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Old 03-31-2010, 08:14 AM   #72
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Unintended kitchen remodel


Man, this thread was worth the read and time! I mean, it has everything! Drama, blood, humor, and patience! Was there any domestic violence?

What a great job Dan! I'm impressed!
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Old 03-31-2010, 09:07 AM   #73
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Man, this thread was worth the read and time! I mean, it has everything! Drama, blood, humor, and patience! Was there any domestic violence?

What a great job Dan! I'm impressed!
Thanks! No domestic violence... - yet.

(There might be, if I don't eventually get back to working on the kitchen. My wife can swing a mean golf club. )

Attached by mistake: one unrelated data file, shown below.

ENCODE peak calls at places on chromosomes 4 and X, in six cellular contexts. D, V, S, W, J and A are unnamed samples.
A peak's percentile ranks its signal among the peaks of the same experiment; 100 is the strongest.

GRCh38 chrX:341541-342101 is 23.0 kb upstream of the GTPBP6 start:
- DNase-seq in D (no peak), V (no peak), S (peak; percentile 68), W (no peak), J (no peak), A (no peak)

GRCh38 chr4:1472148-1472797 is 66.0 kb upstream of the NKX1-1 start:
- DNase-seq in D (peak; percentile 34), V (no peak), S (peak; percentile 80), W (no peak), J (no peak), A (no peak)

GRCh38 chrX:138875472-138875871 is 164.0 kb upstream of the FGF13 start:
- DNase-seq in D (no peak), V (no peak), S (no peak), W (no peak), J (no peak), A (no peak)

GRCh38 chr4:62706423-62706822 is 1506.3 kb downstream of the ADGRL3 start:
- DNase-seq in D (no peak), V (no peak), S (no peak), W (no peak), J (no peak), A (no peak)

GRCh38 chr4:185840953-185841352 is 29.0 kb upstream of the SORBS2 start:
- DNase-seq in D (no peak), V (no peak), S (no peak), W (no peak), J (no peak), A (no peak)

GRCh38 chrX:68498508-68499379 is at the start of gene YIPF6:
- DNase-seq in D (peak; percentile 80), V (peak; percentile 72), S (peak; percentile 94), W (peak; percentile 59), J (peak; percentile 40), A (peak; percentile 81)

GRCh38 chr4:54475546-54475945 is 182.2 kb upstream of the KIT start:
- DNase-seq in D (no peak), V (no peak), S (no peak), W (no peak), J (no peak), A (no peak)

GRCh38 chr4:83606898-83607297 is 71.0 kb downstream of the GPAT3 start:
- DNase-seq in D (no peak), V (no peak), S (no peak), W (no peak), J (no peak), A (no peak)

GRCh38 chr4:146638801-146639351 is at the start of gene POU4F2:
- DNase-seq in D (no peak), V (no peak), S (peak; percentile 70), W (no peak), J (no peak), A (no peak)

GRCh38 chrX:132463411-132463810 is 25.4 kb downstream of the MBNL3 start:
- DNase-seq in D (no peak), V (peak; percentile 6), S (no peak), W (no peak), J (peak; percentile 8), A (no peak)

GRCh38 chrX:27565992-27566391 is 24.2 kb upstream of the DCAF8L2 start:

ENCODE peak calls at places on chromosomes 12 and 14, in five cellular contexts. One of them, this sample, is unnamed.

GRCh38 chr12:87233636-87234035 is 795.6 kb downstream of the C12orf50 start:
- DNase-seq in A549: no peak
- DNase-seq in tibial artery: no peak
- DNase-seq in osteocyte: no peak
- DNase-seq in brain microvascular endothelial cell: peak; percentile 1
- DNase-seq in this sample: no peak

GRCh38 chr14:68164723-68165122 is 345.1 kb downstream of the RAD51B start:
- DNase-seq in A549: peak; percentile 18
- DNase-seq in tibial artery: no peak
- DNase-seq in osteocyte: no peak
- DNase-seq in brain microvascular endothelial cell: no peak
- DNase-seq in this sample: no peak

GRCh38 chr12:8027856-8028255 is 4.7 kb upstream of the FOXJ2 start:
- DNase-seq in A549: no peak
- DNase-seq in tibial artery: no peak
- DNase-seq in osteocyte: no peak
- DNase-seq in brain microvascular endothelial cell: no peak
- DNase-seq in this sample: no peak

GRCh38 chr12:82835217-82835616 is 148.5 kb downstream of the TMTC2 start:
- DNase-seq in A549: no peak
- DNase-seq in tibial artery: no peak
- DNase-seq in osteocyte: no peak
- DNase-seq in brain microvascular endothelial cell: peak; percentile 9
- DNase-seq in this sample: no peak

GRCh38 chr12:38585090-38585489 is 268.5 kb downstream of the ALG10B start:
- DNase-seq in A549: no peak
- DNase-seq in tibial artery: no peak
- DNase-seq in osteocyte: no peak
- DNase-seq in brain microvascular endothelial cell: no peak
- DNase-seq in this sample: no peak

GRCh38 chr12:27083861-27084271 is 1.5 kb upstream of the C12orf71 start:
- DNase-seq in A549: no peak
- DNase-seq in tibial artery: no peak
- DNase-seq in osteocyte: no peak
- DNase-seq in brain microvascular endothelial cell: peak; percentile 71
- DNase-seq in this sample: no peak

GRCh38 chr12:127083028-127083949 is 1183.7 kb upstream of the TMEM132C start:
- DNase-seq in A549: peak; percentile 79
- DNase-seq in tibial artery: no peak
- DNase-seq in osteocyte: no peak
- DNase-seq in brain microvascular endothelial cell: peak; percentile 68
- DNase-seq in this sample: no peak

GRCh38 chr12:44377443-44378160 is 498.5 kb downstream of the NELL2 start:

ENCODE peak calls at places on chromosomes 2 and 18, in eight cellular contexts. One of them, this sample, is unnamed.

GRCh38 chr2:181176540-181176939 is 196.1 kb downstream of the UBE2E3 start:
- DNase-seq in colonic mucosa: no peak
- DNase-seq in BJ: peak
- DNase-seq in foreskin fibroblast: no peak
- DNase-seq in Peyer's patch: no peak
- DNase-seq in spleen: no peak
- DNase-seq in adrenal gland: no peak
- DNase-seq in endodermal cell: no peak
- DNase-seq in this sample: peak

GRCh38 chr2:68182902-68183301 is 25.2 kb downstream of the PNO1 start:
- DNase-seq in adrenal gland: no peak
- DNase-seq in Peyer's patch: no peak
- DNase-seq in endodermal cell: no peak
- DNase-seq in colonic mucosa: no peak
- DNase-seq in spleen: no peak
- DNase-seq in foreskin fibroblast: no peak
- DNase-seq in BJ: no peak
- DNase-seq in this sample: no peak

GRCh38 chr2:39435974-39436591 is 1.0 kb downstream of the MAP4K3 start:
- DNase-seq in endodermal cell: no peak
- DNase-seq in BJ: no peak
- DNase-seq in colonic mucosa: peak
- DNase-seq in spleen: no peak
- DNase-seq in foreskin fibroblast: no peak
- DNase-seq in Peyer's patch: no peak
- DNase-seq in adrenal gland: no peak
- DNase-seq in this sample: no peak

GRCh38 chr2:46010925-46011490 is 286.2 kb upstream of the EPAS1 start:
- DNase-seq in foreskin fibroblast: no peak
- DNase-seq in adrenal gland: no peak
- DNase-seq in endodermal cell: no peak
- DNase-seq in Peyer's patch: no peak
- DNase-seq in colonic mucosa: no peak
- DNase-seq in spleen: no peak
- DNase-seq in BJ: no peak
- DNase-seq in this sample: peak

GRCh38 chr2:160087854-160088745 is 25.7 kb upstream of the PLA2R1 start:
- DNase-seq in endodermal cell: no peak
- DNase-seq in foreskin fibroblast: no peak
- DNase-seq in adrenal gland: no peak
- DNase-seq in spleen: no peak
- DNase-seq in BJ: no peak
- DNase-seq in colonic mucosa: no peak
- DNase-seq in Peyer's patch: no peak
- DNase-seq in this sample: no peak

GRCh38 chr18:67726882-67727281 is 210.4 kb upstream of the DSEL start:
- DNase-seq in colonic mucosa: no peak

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Old 04-05-2010, 11:32 PM   #74
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Since finalizing my approach to the pesky details of the new panel setup (with tremendous help from the great guys in the Electrical forum), I've been busy with final purchases of supplies. I've now got all the breakers, wire, connectors, etc., that I think I'll need. I'm now working on doing as much setup as possible, prior to THE DAY when the electricity turned off to make the final panel switch.

Because I have five MWBC's (multiple wire branch circuits) in my house (where one "3-wire" cable (two hots, one neutral, and one ground) from the breaker panel, with the two hots connected to separate breakers, is routed to a section of the house, then split into two separate circuits -- one for each hot wire, sharing the common neutral), I only have to deal with 20 cables for my 25 circuits!